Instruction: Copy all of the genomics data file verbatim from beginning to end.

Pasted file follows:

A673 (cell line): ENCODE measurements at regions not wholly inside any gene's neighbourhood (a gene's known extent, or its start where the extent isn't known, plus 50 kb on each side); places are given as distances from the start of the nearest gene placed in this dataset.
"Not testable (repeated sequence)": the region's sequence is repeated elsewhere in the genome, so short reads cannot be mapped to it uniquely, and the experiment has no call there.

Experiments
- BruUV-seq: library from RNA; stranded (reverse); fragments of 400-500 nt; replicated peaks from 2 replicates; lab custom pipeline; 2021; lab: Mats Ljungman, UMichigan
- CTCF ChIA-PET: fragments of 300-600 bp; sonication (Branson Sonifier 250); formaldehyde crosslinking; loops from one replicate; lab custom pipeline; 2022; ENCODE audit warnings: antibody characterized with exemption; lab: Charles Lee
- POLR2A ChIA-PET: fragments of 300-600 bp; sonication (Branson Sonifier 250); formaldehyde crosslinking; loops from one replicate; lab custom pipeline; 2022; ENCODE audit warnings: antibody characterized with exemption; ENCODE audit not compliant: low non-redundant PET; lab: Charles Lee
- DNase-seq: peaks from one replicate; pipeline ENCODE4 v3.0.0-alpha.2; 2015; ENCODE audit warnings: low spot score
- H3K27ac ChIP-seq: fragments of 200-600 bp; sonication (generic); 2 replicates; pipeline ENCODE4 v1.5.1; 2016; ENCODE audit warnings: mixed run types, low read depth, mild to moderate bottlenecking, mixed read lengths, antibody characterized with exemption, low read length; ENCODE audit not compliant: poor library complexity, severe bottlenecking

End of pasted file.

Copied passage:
A673 (cell line): ENCODE measurements at regions not wholly inside any gene's neighbourhood (a gene's known extent, or its start where the extent isn't known, plus 50 kb on each side); places are given as distances from the start of the nearest gene placed in this dataset.
"Not testable (repeated sequence)": the region's sequence is repeated elsewhere in the genome, so short reads cannot be mapped to it uniquely, and the experiment has no call there.

Experiments
- BruUV-seq: library from RNA; stranded (reverse); fragments of 400-500 nt; replicated peaks from 2 replicates; lab custom pipeline; 2021; lab: Mats Ljungman, UMichigan
- CTCF ChIA-PET: fragments of 300-600 bp; sonication (Branson Sonifier 250); formaldehyde crosslinking; loops from one replicate; lab custom pipeline; 2022; ENCODE audit warnings: antibody characterized with exemption; lab: Charles Lee
- POLR2A ChIA-PET: fragments of 300-600 bp; sonication (Branson Sonifier 250); formaldehyde crosslinking; loops from one replicate; lab custom pipeline; 2022; ENCODE audit warnings: antibody characterized with exemption; ENCODE audit not compliant: low non-redundant PET; lab: Charles Lee
- DNase-seq: peaks from one replicate; pipeline ENCODE4 v3.0.0-alpha.2; 2015; ENCODE audit warnings: low spot score
- H3K27ac ChIP-seq: fragments of 200-600 bp; sonication (generic); 2 replicates; pipeline ENCODE4 v1.5.1; 2016; ENCODE audit warnings: mixed run types, low read depth, mild to moderate bottlenecking, mixed read lengths, antibody characterized with exemption, low read length; ENCODE audit not compliant: poor library complexity, severe bottlenecking